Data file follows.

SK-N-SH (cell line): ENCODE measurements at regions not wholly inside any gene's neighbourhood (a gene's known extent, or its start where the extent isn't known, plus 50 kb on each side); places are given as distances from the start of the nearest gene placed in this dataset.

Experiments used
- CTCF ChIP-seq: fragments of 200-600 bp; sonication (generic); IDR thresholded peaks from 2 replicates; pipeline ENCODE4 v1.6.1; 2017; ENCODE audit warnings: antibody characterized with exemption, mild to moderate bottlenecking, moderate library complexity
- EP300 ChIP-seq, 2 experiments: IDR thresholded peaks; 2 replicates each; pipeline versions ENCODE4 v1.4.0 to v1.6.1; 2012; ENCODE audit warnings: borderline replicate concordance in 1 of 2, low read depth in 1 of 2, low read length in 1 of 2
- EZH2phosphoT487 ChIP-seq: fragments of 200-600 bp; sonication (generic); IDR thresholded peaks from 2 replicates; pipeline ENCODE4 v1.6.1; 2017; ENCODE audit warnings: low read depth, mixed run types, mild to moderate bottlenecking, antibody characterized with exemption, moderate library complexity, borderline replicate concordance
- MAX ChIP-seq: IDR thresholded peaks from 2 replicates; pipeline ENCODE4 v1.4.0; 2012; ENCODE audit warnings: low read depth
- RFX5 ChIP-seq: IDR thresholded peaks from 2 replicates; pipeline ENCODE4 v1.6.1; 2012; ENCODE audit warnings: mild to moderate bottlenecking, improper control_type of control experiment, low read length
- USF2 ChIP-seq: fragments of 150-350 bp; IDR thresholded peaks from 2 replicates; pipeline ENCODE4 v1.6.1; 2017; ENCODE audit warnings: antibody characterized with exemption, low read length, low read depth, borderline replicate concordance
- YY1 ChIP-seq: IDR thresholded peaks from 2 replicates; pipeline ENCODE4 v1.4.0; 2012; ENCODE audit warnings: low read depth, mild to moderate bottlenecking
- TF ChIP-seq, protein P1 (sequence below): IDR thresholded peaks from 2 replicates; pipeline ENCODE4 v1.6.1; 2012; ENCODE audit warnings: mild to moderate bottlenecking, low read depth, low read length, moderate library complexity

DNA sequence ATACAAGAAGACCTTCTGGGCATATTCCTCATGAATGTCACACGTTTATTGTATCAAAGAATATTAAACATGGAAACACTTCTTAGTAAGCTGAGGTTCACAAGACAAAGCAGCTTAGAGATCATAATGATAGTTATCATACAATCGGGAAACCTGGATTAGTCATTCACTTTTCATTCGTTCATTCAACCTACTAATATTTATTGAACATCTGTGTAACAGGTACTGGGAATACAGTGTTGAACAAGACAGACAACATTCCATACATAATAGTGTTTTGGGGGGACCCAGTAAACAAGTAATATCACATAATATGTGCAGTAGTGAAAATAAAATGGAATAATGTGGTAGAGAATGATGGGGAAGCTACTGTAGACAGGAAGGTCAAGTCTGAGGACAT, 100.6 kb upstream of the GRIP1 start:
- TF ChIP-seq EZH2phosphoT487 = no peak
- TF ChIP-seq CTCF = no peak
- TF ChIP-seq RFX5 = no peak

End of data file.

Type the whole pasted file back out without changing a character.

SK-N-SH (cell line): ENCODE measurements at regions not wholly inside any gene's neighbourhood (a gene's known extent, or its start where the extent isn't known, plus 50 kb on each side); places are given as distances from the start of the nearest gene placed in this dataset.

Experiments used
- CTCF ChIP-seq: fragments of 200-600 bp; sonication (generic); IDR thresholded peaks from 2 replicates; pipeline ENCODE4 v1.6.1; 2017; ENCODE audit warnings: antibody characterized with exemption, mild to moderate bottlenecking, moderate library complexity
- EP300 ChIP-seq, 2 experiments: IDR thresholded peaks; 2 replicates each; pipeline versions ENCODE4 v1.4.0 to v1.6.1; 2012; ENCODE audit warnings: borderline replicate concordance in 1 of 2, low read depth in 1 of 2, low read length in 1 of 2
- EZH2phosphoT487 ChIP-seq: fragments of 200-600 bp; sonication (generic); IDR thresholded peaks from 2 replicates; pipeline ENCODE4 v1.6.1; 2017; ENCODE audit warnings: low read depth, mixed run types, mild to moderate bottlenecking, antibody characterized with exemption, moderate library complexity, borderline replicate concordance
- MAX ChIP-seq: IDR thresholded peaks from 2 replicates; pipeline ENCODE4 v1.4.0; 2012; ENCODE audit warnings: low read depth
- RFX5 ChIP-seq: IDR thresholded peaks from 2 replicates; pipeline ENCODE4 v1.6.1; 2012; ENCODE audit warnings: mild to moderate bottlenecking, improper control_type of control experiment, low read length
- USF2 ChIP-seq: fragments of 150-350 bp; IDR thresholded peaks from 2 replicates; pipeline ENCODE4 v1.6.1; 2017; ENCODE audit warnings: antibody characterized with exemption, low read length, low read depth, borderline replicate concordance
- YY1 ChIP-seq: IDR thresholded peaks from 2 replicates; pipeline ENCODE4 v1.4.0; 2012; ENCODE audit warnings: low read depth, mild to moderate bottlenecking
- TF ChIP-seq, protein P1 (sequence below): IDR thresholded peaks from 2 replicates; pipeline ENCODE4 v1.6.1; 2012; ENCODE audit warnings: mild to moderate bottlenecking, low read depth, low read length, moderate library complexity

DNA sequence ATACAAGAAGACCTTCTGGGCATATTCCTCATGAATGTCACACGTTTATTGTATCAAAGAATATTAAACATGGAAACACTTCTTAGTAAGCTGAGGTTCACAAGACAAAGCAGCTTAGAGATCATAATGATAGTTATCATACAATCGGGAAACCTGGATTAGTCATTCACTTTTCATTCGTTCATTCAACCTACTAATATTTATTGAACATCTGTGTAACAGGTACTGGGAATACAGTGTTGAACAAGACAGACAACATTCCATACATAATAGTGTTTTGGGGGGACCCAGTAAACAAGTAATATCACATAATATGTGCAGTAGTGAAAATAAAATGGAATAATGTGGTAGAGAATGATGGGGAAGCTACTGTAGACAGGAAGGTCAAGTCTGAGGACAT, 100.6 kb upstream of the GRIP1 start:
- TF ChIP-seq EZH2phosphoT487 = no peak
- TF ChIP-seq CTCF = no peak
- TF ChIP-seq RFX5 = no peak